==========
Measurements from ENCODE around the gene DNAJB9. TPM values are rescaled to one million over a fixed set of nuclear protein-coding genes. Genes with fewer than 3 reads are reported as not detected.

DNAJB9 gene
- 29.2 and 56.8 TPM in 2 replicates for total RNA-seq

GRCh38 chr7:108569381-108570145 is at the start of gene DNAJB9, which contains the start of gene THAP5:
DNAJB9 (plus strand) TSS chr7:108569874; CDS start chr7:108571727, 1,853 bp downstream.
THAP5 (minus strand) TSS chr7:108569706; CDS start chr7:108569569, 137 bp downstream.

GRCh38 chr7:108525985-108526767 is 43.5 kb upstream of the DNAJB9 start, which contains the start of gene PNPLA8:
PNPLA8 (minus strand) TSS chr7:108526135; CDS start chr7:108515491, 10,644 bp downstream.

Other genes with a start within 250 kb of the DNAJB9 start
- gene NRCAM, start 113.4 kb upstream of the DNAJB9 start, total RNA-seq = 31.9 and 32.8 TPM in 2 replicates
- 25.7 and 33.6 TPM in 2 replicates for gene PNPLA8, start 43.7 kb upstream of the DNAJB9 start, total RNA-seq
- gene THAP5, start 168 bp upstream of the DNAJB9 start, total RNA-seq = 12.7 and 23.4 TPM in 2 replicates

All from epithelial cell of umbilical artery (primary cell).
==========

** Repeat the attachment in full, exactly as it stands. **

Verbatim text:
Measurements from ENCODE around the gene DNAJB9. TPM values are rescaled to one million over a fixed set of nuclear protein-coding genes. Genes with fewer than 3 reads are reported as not detected.

DNAJB9 gene
- 29.2 and 56.8 TPM in 2 replicates for total RNA-seq

GRCh38 chr7:108569381-108570145 is at the start of gene DNAJB9, which contains the start of gene THAP5:
DNAJB9 (plus strand) TSS chr7:108569874; CDS start chr7:108571727, 1,853 bp downstream.
THAP5 (minus strand) TSS chr7:108569706; CDS start chr7:108569569, 137 bp downstream.

GRCh38 chr7:108525985-108526767 is 43.5 kb upstream of the DNAJB9 start, which contains the start of gene PNPLA8:
PNPLA8 (minus strand) TSS chr7:108526135; CDS start chr7:108515491, 10,644 bp downstream.

Other genes with a start within 250 kb of the DNAJB9 start
- gene NRCAM, start 113.4 kb upstream of the DNAJB9 start, total RNA-seq = 31.9 and 32.8 TPM in 2 replicates
- 25.7 and 33.6 TPM in 2 replicates for gene PNPLA8, start 43.7 kb upstream of the DNAJB9 start, total RNA-seq
- gene THAP5, start 168 bp upstream of the DNAJB9 start, total RNA-seq = 12.7 and 23.4 TPM in 2 replicates

All from epithelial cell of umbilical artery (primary cell).